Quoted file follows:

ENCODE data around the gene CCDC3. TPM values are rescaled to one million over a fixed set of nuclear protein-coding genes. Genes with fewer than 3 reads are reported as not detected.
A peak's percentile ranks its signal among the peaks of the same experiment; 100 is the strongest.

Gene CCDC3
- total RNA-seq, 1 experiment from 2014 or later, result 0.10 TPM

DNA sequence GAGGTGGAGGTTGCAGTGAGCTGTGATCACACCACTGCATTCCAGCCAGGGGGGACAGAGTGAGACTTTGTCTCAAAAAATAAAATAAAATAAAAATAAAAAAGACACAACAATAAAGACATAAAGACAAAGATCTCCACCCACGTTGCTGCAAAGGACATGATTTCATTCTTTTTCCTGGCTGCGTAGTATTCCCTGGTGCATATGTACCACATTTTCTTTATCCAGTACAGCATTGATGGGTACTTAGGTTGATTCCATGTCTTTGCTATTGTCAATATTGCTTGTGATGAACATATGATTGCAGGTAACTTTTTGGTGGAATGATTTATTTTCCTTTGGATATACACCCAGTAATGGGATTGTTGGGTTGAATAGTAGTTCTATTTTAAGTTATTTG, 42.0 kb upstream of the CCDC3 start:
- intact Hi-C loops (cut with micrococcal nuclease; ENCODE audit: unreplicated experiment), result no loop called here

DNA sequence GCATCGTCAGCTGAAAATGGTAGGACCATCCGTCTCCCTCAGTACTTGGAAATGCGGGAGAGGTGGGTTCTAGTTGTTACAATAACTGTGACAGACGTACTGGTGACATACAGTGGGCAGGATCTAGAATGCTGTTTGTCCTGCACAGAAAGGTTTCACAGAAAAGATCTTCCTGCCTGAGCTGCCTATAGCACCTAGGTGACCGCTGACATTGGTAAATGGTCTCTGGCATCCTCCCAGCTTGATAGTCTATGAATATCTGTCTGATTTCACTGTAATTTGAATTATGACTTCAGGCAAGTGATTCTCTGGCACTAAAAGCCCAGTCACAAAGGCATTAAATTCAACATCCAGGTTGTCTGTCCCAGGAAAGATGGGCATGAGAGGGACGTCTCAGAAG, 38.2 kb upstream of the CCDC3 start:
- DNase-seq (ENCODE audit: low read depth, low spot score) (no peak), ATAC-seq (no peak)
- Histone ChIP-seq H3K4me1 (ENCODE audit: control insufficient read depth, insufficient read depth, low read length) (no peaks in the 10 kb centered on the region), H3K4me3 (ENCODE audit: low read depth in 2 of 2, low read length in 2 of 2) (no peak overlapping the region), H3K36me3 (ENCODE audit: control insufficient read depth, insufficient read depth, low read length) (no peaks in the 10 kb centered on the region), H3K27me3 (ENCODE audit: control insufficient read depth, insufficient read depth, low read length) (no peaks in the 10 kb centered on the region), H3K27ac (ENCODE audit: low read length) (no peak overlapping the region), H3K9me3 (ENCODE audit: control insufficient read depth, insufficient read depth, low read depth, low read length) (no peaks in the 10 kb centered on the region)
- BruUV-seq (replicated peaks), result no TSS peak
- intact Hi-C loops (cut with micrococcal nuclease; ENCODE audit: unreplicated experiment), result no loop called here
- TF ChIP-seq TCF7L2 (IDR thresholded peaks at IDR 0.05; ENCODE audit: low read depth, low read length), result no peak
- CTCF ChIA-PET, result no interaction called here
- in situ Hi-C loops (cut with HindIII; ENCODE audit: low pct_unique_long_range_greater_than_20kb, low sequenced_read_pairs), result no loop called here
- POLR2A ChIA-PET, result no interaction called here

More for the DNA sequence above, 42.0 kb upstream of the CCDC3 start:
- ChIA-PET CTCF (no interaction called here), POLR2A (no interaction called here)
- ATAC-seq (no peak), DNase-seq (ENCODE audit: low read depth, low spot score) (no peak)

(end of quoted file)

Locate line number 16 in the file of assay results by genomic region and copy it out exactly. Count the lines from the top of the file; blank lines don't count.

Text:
More for the DNA sequence above, 42.0 kb upstream of the CCDC3 start: